|Lambda Upsilon Lambda|
|ΛΥΛ - LUL|
|Founded||February 19, 1982|
Ithaca, New York
|Type||Social and Cultural Interest|
La Unidad Latina, Lambda Upsilon Lambda Fraternity, Incorporated primarily seeks to take a leadership role in meeting the needs of the Latino community through academic achievement, cultural awareness, community service, and promotion of the Latino culture and people.
|Motto||La Unidad Para Siempre|
|Nicknames||La Unidad Latina, LUL, Elite Lambdas|
|Headquarters||511 Sixth Avenue, PMB #39|
New York, NY 10011
La Unidad Latina, Lambda Upsilon Lambda Fraternity, Inc. (ΛΥΛ or LUL) is a Latino-based collegiate fraternity. It was founded at Cornell University in Ithaca, New York on February 19, 1982, and has 74 active undergraduate chapters and fifteen graduate alumni professional chapters in universities and cities across the United States.
La Unidad Latina, Lambda Upsilon Lambda Fraternity, Incorporated is the only Latino fraternity to be chartered at all eight Ivy League universities. While founded on Latino principles, Lambda Upsilon Lambda has been open to men of all races since its inception. The fraternity is a member of the National Association of Latino Fraternal Organizations (NALFO) and is its third oldest fraternal member by founding date. It also has the second longest-running continuously active status at the collegiate level for the association.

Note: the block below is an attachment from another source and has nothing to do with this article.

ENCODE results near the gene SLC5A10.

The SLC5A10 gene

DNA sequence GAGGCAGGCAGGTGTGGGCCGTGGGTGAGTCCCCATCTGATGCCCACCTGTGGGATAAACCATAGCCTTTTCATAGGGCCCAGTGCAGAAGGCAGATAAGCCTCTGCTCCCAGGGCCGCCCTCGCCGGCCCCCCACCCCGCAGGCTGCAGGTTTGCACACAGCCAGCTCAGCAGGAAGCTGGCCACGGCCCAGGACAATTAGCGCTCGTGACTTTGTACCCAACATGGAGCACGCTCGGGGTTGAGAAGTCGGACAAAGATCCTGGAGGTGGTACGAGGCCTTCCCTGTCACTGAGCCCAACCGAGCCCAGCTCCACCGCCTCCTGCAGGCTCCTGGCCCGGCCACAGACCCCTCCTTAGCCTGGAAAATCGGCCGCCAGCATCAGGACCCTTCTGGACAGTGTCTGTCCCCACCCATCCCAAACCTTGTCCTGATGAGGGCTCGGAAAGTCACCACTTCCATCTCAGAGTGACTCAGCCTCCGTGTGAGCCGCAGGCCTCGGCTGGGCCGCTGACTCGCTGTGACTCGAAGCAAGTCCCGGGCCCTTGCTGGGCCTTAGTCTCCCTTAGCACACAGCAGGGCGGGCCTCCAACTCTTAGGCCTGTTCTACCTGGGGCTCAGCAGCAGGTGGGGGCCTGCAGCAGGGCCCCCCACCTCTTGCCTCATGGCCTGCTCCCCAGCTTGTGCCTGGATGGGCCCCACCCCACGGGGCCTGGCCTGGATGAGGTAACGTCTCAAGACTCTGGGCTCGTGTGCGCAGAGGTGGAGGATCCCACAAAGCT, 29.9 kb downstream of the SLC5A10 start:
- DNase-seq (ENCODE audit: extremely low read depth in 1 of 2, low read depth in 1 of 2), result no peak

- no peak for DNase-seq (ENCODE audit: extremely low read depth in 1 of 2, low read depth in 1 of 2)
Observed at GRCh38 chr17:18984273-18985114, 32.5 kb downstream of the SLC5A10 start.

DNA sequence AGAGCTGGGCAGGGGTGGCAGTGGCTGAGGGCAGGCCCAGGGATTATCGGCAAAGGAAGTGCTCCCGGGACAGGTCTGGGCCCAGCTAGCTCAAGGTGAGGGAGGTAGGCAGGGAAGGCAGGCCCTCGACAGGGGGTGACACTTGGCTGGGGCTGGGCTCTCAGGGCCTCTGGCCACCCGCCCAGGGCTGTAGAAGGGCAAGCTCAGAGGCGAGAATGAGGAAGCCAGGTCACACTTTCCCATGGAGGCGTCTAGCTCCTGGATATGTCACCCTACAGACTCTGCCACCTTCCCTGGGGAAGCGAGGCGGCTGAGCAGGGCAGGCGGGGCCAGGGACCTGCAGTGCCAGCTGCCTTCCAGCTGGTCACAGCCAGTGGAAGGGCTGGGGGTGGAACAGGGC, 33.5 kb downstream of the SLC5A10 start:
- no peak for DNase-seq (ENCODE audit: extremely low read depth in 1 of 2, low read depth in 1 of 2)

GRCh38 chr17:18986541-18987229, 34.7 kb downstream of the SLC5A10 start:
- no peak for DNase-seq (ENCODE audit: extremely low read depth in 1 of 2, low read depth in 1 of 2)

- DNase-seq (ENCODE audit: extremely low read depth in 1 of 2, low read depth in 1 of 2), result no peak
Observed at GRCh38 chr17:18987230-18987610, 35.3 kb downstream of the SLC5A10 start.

The fraternity was founded alongside other members of the National Association of Latino Fraternal Organizations during the post-1975 wave of the Latino Greek Movement which followed the "principio" (principle) phase kickstarted by student activism on college campuses in 1898. In the 1980s, the "fuerza" (force) phase of Greek-lettered Latino organizations began as the result of Latino students feeling they had to urgently create systems where their voices could be heard and where they could help increase in the amount of Latinos enrolled in institutions nationwide. This being a primary focus of social justice activists within the community at the time as a result of the stagnant growth of Latino student enrollment during the 1980s and early 1990s.
In the summer of 1981, Lambda Upsilon Lambda started as an idea of eleven Latino students at Cornell University, who felt the need for more brotherhood, unity, and cultural expression of their Latino heritage on campus. Founding father Hernando Londoño, who was the main pioneer among the founding line of the Latino Greek organization, argued to his peers that Latino students at Cornell only had the choice between traditionally white or historically black fraternities. Additionally, he believed that the other Latino groups on campus were not able to create a big enough sense of unity among the community there; he wanted to create an organization that would create Latino leaders who would make establishing a sense of unity among the Latino community their highest priority.
In the fall semester of 1981, after four meetings between Londoño and his fellow Latino students, it was decided to name their club "La Unidad Latina". It was then subsequently registered with the university on September 15, 1981. This club would set the foundation for discussions to create a Latino fraternity on campus. In January 1982, the fraternity was officially registered with the Cornell administration.